How to Deliver the Perfect Shade of lipstick to Every Customer?
Time, and time again, Retail has faced new challenges. The latest is the slow proliferation of 3D printing. As always, retailers can rise to the occasion by providing the one thing no one else can: the best possible customer experience.
Today, the big challenger to retail is Amazon.com- an innovative, powerful organization that has been able to provide excellent customer service, quick delivery of products, and a vast array of items that suit any consumer’s taste. Even today, many retailers are struggling to catch up with the services that Amazon provides to its users, and many of the retail innovations we see today, such as Omni-Channel Fulfillment, are centered on competing with Amazon.
A new technology is taking its first steps, though, which could create new competition for both Amazon and retailers around the world. That innovation is 3D printing.
The other day I was listening to the radio and heard a story about a company called Minka. Minka is a 3D printer that prints cosmetics. All the user has to do is take a snapshot of a color they like, input it into the printer, and then they can print lipstick, eye shadow, blush, nail polish, brow powder- basically anything that they may want to use. And they can print it all from the comfort of their homes.
As 3D printing begins to spread and become more complex, individuals will be able to print almost anything they want, just the way they want it, and all without stepping out their front door. This will create new challenges, not only for Retailers, but for Amazon too, because anyone with a 3D printer will bypass their inherent limitations. They’ll have a catalogue of products like no other; zero labor costs, and the convenience of doing things exactly the way want them done.
While many are excited about the spread of 3D printing, some of the technologies biggest proponents see having a printer in every house overhyped. Speaking at Real2015, Carl Bass, CEO of AutoDesk, said, “I worry too much when people overhype technologies,” he said, “because it comes back to bite you in the butt.”
Instead he offered an opportunity, one which retailers could take advantage of:
“I’d say, if you think about a whole bunch of on-demand businesses, where I can do this thing online, in a Web browser, I push a button, I get it delivered later in the day or tomorrow, for $12, that starts being a democratized tool.”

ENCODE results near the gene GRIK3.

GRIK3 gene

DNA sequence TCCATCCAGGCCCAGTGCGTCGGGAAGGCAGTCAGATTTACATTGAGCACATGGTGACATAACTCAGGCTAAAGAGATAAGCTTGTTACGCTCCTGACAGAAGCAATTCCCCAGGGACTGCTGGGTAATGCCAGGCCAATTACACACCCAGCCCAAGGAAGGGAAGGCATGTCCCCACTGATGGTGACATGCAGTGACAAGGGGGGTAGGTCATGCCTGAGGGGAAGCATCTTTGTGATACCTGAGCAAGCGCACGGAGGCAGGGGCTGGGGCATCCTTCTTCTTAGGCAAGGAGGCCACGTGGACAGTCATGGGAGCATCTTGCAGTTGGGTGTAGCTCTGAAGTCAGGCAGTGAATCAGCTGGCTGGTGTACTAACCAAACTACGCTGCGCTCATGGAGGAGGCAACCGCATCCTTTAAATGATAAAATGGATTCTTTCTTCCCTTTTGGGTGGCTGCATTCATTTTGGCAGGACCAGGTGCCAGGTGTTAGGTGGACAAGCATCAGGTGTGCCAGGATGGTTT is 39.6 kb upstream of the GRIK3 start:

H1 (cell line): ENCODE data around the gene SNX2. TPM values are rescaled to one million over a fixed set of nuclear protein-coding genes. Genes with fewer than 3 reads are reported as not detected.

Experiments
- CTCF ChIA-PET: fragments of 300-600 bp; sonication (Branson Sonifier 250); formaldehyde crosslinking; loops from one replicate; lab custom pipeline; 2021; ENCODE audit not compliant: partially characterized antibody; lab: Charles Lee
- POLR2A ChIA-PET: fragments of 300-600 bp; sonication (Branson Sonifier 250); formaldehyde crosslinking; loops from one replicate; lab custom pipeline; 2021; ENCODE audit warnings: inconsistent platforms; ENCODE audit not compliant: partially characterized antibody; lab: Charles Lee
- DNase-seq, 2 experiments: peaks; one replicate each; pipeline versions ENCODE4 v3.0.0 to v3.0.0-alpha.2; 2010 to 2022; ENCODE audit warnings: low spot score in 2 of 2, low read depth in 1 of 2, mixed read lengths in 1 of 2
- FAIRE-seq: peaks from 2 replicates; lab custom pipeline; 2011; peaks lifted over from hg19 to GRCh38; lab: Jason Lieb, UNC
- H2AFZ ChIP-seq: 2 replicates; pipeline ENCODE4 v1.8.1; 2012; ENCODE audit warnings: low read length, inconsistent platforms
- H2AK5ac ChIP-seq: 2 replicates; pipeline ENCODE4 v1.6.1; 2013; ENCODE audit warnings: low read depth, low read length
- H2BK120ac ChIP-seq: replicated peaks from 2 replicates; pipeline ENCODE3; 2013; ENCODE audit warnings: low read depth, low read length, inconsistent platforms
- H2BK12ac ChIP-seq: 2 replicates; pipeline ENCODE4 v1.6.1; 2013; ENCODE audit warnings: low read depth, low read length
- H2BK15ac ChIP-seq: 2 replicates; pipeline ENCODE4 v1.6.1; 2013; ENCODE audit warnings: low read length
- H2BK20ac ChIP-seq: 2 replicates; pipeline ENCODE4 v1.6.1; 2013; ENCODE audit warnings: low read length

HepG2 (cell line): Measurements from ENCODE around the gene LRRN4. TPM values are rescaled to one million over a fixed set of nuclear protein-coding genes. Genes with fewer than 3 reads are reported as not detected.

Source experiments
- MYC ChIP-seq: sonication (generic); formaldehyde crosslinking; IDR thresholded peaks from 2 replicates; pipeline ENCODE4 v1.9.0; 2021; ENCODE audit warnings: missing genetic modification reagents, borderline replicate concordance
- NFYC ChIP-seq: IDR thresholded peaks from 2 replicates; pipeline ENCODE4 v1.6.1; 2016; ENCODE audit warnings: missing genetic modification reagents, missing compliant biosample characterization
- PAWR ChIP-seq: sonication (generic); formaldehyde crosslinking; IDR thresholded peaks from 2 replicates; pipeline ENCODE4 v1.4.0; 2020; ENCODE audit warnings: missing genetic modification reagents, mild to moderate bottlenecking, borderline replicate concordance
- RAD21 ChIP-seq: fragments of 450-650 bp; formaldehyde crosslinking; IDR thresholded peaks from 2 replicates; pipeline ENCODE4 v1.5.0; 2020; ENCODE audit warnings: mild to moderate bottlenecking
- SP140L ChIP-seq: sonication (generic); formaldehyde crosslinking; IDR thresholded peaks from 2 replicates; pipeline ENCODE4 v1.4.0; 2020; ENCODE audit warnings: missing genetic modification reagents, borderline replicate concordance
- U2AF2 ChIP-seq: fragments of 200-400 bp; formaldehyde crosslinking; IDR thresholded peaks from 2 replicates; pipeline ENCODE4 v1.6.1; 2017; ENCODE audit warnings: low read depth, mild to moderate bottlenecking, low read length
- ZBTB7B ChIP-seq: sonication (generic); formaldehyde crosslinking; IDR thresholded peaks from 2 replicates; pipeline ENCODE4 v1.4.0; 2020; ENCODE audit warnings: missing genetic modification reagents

This is something that retailers could offer themselves. The same way retailers responded to Amazon with complex order fulfillment such as “Buy Online, Pick-up In Store” (BOPIS), they have the opportunity to respond to 3D printing by becoming 3D printers.
The other thing which stuck out to me about the interview was one line the caller said, “One of my favorite things is lipstick, but it’s so hard to find the color that you want. You’ll see it online but you can’t find it at the store and it’s just a hassle to go half way around the world looking for it.”
Retail is always going to be challenged by new technologies- and retailers always will, and always have found innovative ways of responding, such as offering BOPIS. More and more retail will have to provide the best possible customer experience. That experience will be the value proposition you offer customers to get out of their houses and into your stores.
Whether it is Amazon, 3D printing, or something new on the horizon, Retail will always have a place in the heart of consumers. Retail has the chance to offer delight and wonder, even a sense of home. Customers attach special memories to your stores, and that is your core strength that no one else can offer. As Retailers you must ensure that whatever your go-to-market strategy is, it is executed consistently in all of your stores and that store managers and associates can respond to the real-time demands of knowledgeable and demanding customers who have an increasingly wide variety of choices.